Monday 29 October 1660

I up early, it being my Lord Mayor’s day,1 (Sir Richd. Browne), and neglecting my office I went to the Wardrobe, where I met my Lady Sandwich and all the children; and after drinking of some strange and incomparable good clarett of Mr. Rumball’s he and Mr. Townsend did take us, and set the young Lords at one Mr. Nevill’s, a draper in Paul’s churchyard; and my Lady and my Lady Pickering and I to one Mr. Isaacson’s, a linendraper at the Key in Cheapside; where there was a company of fine ladies, and we were very civilly treated, and had a very good place to see the pageants, which were many, and I believe good, for such kind of things, but in themselves but poor and absurd. After the ladies were placed I took Mr. Townsend and Isaacson to the next door, a tavern, and did spend 5s. upon them. The show being done, we got as far as Paul’s with much ado, where I left my Lady in the coach, and went on foot with my Lady Pickering to her lodging, which was a poor one in Blackfryars, where she never invited me to go in at all, which methought was very strange for her to do.

So home, where I was told how my Lady Davis is now come to our next lodgings, and has locked up the leads door from me, which puts me into so great a disquiet that I went to bed, and could not sleep till morning at it.

30 Annotations

First Reading

Glyn  •  Link

to the next door, a tavern

This was The Feathers, which he visited a few days ago on 17 October:…

(I wonder if Mr Isaacson was Jewish?)

language hat  •  Link

"some strange and incomparable good clarett"
"Claret" originally meant a lighter red wine than the cabernet-sauvignon-based Bordeaux we associate with the term; here's the discussion from the Wine Spectator:

"Claret is a British term long used to describe wines of various styles from Bordeaux. Up to the mid-17th century, winemakers in Bordeaux kept their wine's contact with grape skins to a minimum, usually fermenting for only a few days. The result was vin clairet, a pale, light-bodied, early-drinking wine which resembled rosé more than a modern Bordeaux.

“But beginning in the second half of the 17th century, winemakers began to choose grapes more carefully, to employ longer fermentation periods and generally to improve their techniques. The result? Full-bodied, high-quality wines that have evolved into the great Bordeaux “clarets” we enjoy today.”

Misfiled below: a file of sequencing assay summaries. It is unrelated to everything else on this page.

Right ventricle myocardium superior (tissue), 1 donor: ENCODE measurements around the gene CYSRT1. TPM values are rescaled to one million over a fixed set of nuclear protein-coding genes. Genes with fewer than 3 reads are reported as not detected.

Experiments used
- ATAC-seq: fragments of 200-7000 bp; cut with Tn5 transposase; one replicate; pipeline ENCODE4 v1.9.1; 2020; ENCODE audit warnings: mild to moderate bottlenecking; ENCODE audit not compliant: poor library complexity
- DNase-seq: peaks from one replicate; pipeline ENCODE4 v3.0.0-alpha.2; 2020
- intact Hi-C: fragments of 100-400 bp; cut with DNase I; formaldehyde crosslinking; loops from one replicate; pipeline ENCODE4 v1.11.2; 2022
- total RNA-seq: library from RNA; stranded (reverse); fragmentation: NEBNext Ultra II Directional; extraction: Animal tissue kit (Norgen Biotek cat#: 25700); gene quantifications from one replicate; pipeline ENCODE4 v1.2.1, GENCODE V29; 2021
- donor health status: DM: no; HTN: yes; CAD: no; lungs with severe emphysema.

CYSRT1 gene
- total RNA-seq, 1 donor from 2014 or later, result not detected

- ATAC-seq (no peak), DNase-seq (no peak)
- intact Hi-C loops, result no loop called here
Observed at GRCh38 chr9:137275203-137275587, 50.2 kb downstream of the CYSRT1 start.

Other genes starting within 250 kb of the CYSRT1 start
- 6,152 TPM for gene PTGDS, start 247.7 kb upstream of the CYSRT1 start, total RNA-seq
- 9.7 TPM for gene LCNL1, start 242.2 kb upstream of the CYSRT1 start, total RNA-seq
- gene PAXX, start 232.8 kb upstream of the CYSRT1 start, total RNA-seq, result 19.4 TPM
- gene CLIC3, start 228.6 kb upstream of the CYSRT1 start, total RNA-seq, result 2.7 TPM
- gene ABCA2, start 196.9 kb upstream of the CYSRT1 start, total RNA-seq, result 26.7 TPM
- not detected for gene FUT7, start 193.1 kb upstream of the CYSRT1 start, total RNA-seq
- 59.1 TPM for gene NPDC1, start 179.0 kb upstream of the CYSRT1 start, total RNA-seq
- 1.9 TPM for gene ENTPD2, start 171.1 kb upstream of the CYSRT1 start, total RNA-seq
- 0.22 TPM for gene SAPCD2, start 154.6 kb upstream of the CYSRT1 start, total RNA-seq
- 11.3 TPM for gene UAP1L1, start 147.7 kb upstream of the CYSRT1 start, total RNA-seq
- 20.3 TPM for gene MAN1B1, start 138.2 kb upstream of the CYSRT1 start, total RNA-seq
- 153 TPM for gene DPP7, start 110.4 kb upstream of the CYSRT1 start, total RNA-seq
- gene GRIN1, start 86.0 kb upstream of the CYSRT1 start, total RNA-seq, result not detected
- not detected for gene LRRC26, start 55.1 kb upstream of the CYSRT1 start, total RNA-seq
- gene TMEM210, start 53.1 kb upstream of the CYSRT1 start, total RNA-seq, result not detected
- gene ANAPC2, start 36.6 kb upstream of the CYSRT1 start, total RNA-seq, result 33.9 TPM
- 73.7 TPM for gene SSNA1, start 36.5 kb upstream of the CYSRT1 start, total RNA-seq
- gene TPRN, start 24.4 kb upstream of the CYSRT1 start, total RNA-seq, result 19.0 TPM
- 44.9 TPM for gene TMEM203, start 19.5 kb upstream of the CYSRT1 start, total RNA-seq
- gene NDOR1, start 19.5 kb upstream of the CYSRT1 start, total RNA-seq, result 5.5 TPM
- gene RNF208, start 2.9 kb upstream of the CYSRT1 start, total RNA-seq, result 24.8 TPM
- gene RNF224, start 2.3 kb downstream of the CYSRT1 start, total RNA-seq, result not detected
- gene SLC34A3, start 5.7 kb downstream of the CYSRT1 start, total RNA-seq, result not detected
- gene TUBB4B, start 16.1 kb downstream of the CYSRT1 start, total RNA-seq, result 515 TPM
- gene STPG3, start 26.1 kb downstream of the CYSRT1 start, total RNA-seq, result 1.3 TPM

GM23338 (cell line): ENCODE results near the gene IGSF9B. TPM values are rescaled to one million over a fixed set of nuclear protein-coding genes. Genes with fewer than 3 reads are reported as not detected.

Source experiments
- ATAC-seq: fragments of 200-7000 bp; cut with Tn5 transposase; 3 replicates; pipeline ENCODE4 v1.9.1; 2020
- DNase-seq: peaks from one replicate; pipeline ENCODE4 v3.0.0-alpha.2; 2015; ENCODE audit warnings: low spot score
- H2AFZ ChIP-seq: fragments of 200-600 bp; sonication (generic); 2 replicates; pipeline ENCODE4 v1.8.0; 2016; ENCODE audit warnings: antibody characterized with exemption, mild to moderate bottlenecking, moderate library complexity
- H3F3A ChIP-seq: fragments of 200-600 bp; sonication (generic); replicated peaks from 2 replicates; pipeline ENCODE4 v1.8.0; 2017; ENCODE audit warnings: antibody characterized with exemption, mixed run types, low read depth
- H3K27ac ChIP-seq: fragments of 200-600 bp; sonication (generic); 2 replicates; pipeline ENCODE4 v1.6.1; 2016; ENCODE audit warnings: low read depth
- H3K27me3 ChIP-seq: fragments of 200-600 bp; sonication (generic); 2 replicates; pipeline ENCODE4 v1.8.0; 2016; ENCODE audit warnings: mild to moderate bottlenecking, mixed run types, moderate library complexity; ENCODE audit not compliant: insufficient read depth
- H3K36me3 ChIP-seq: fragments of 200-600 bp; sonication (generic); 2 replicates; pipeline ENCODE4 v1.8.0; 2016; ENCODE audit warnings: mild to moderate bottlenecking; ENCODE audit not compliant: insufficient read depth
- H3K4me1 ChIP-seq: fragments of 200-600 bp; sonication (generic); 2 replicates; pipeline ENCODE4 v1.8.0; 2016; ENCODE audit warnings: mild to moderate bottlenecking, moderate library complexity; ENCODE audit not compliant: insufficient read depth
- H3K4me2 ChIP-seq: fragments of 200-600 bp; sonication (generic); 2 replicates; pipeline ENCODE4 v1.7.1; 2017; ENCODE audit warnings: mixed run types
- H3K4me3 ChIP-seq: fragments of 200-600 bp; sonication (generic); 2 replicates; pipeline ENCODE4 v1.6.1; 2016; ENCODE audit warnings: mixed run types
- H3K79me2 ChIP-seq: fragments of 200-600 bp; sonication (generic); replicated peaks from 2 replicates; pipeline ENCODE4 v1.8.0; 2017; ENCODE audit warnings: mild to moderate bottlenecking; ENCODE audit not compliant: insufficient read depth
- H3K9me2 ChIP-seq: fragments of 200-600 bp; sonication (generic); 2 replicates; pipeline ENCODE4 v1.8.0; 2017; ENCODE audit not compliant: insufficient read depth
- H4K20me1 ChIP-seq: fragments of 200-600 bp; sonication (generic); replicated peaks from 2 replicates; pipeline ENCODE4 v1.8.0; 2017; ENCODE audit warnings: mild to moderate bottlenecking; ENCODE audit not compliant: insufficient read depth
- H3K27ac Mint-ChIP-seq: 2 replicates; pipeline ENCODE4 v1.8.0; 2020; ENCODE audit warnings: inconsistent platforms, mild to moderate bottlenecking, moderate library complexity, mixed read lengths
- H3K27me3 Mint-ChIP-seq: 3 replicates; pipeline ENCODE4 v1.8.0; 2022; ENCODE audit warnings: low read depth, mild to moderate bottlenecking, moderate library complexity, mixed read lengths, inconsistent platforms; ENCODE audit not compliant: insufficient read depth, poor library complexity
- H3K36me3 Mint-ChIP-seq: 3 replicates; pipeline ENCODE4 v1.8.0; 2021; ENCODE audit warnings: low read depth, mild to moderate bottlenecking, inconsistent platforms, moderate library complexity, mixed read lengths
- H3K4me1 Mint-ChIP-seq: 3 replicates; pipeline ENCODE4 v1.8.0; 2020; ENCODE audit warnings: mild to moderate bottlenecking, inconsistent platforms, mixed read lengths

I wonder if Sam was privileged to try one of those new full-bodied wines, hence the “strange and incomparable good”?

Barbara  •  Link

The Lord Mayor's procession this year is on Saturday 8th November -plenty to see in London that weekend, with the procession on Saturday and Remembrance Sunday processions the day after.

chris bailey  •  Link

Early morning claret, and a tavern not much later. Even if it is the Lord Mayor's day, aren't we getting the impression of Sam's above average bibulousnes? Would his habits be much out of the ordinary? I suppose if you can't drink the water....

Jenny Doughty  •  Link

I don't think Sam's drinking was unusual for the time, Chris. I am intrigued by his use of the word 'strange', though, and wonder if it had different connotations in 1660.

vincent  •  Link

Oh dear!
SP out gallavanting again, squiring the Ladies and leaving poor old thingme at home plastered up while SP gets strangely plastered.
strange? my take: unusual,different.
"...Lady Pickering to her lodging, which was a poor one in Blackfryars, where she never invited me to go in at all, which methought was very strange for her to do..."
strange? here; He expected to see some etchings at least or maybe she did not want show her off her poor circumstances[no place to hang his cape?], or she did not have hat pin ready?

Alan Bedford  •  Link

"I am intrigued by his use of the word 'strange'”

If memory serves, our “strange” comes from the same root as the Latin extraneus, meaning “foreign.” The connotation here is related to that, on the line of “unusual,” “out of the ordinary” or possibly “unfamiliar.”

Pauline  •  Link

Elizabeth plastered, Sam plastered
Vincent, you have me laughing again.
But Sam does have Lady Davis to contend with now. I'm trying to visualize how her lodgings allow her to lock up Sam's door to the leads. A joint deck area and she has just locked his door so he can't go out there? Or some kind of common access to the leads that she has locked the door from?

Paul Brewster  •  Link

had a very good place to see the pageants
L&M: "Described by John Tatham (author of the verses declaimed on this occasion) in 'The royal oake with other various and delightfull scenes presented on the water and the land, celebrated in honour of the deservedly honoured Sir Richard Brown ...' (1660); .... The tableaux consisted of scenes peopled with allegorical figure who gave tongue in verse written for the occasion. They greeted the Lord Mayor on his progress by water in the morning to the law courts at Westminster, and on his progress after the Guildhall dinner to his house."